Ray Scott's humorous "Those Jeans" wasn't officially released in 2013, but it just has gotten a bit of traction on XM/Sirius Radio this last month and just might see the light of day on terrestrial radio if country music radio has any sense. Scott proves out that honky-tonk humor is alive and well with this song about a cowboy getting the snot beat out of him by hitting on the wrong bar babe. Listen HERE.
Age hasn't slowed down Gary Allan one bit. His Set You Free album released this past month sets his unique voice to a tapestry of an album that's reminiscent of passing days and reflective of bright spots in years to come. It's the fact that it's not as polished vocally as much of what is being released now that makes it so real, so believable. He brings his normal passionate delivery and while it doesn't chart any new territory for a song standpoint, it's a great reminder of how Allan is one of this generation's finest and most underrated artists. Listen HERE.
John Corbett surprises. His self-titled debut album, released in 2006, climbed to No. 42 on Billboard’s Country Albums chart, surprising even the guy who rose to fame as Cicely, Alaska’s resident radio deejay on the Northern Exposure TV series (and made women swoon in Sex and the City and My Big Fat Greek Wedding). His new independent album, Leaving Nothing Behind, has several good moments on it, but the Western-themed "El Paso" steals the album. With only a nod to the famous Marty Robbins track, this new story of love gone wrong in the Wild West, is terrific storytelling. Listen HERE.
Dale Watson is a Texas honky-tonk hero. If you don't believe me, check out the best honky-tonk album released in recent memory called El Rancho Azul. Drinking. Loving. Drinking. Dancing. Drinking. Bars. And Drinking. The one exception is the song that I imagine as a first-dance song with my daughter on her wedding day, appropriately called "Daughter's Wedding Song." Listen HERE.
Matthew Mayfield's "Track You Down" opens with this funky little guitar riff that's more bluesy than country and his vocal delivery reminds quickly of Dave Matthews. The fascinating production and urgency of the vocal delivery, matching lyrics and frantic fiddle make this track truly memorable. Listen HERE.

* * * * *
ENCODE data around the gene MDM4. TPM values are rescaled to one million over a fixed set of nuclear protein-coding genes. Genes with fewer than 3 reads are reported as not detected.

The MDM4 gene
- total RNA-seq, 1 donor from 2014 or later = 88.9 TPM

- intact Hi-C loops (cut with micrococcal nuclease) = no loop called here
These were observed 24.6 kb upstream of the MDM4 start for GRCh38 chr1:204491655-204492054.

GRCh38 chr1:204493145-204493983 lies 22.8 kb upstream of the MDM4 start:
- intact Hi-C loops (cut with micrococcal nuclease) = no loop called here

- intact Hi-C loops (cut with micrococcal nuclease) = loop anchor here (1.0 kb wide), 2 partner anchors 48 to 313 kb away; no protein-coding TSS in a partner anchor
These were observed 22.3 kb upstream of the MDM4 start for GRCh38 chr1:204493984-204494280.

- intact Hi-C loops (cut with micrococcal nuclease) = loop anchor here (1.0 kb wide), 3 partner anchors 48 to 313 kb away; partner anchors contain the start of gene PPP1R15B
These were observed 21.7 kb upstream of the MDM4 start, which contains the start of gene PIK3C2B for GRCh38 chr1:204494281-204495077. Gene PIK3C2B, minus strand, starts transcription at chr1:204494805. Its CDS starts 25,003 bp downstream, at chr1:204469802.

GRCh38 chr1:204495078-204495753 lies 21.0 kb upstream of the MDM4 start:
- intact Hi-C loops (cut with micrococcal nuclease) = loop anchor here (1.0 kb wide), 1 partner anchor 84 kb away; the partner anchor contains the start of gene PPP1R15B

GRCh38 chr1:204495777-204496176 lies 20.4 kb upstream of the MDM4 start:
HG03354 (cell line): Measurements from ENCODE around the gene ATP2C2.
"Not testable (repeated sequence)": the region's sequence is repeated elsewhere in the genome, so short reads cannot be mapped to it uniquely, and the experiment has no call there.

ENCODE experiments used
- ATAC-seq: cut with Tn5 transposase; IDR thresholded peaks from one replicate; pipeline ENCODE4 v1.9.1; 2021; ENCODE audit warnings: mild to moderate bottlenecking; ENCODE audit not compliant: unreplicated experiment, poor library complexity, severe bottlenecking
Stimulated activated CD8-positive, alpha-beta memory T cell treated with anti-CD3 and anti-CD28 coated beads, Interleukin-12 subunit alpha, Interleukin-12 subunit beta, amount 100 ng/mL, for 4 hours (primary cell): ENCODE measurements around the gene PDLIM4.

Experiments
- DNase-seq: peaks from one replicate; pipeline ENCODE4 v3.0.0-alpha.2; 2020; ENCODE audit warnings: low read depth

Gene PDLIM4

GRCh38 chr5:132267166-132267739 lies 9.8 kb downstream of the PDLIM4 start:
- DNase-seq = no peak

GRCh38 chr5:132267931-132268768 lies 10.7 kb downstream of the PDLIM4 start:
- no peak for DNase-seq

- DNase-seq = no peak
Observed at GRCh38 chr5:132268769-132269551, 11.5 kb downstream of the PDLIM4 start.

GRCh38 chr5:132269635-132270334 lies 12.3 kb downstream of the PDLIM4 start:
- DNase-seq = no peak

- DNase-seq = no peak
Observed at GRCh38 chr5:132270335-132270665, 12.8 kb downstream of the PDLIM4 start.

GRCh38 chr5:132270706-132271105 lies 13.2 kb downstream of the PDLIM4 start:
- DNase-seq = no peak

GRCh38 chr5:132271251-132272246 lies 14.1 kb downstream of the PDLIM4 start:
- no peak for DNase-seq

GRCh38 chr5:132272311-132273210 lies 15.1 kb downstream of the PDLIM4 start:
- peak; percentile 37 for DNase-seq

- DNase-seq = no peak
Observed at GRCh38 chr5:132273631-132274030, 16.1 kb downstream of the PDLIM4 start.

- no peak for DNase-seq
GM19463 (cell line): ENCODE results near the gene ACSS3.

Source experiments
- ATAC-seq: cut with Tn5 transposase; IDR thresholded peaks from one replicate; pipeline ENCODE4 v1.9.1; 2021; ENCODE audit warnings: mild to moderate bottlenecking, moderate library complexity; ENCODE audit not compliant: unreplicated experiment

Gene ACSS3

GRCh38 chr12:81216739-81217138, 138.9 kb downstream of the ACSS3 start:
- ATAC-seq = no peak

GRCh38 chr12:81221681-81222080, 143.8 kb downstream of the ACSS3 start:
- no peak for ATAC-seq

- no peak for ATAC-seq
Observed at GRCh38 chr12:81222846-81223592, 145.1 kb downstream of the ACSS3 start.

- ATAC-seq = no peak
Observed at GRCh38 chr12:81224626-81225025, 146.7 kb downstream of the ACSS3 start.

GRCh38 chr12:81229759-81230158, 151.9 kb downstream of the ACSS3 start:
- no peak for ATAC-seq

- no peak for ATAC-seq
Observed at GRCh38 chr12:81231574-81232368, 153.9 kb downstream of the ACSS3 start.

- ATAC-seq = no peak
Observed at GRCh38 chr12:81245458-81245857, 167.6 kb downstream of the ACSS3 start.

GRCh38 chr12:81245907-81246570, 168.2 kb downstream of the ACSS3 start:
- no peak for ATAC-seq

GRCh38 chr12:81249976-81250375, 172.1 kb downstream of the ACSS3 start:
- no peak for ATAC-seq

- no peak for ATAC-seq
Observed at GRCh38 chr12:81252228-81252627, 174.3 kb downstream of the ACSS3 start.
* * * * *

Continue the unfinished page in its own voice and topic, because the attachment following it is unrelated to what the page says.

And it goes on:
Randy Houser's new How Country Feels album can be uneven in places, particularly when he ramps the rocking tempo up on a handful of tracks. But when he slows things down, few artists in country music currently do it better. Three tracks on the album stand out in "The Power of a Song," the Katie Lee Cook duet "Wherever Love Goes" and the album stand-out, "The Singer." The last track is a highly personal and melancholy look at the high costs of following your musical dreams. Listen HERE.
Sure, he's done the beach themed thing before. Sure, he's not carving out new territory with the island-bound music video. But damn. I have to admit that Kenny Chesney's new David Lee Murphy-penned "Pirate Flag" is really cool ear candy. I dare any guy not to think of a "long legged model" and "island girl" on a beach while it's playing. Listen HERE.
Kris Kristofferson is Feeling Mortal these days and as the legends of his era are passing away around him, his songwriting has turned to themes like mortality and nostalgia. His voice is ravaged from time and use, but no one pens a song quite like the Country Music Hall of Famer. On "Castaway," the album's stand-out track, he uses the open water as an analogy to his personal journey: "Cause like a ship without a rudder/ I’m just drifting with the tide/And each day I’m drawing closer to the brink/ Just a speck upon the waters/ Of an ocean deep and wide/ I won’t even make a ripple when I sink." Listen HERE.
A year in Aspen back in 2005 is the only connection that Louise Day has to the American music scene. Born and raised in Cape Town, South Africa, this piano songstress drew on her U.S. musical influences and South African inspirations on her terrific international release of "Nothingville." Listen below: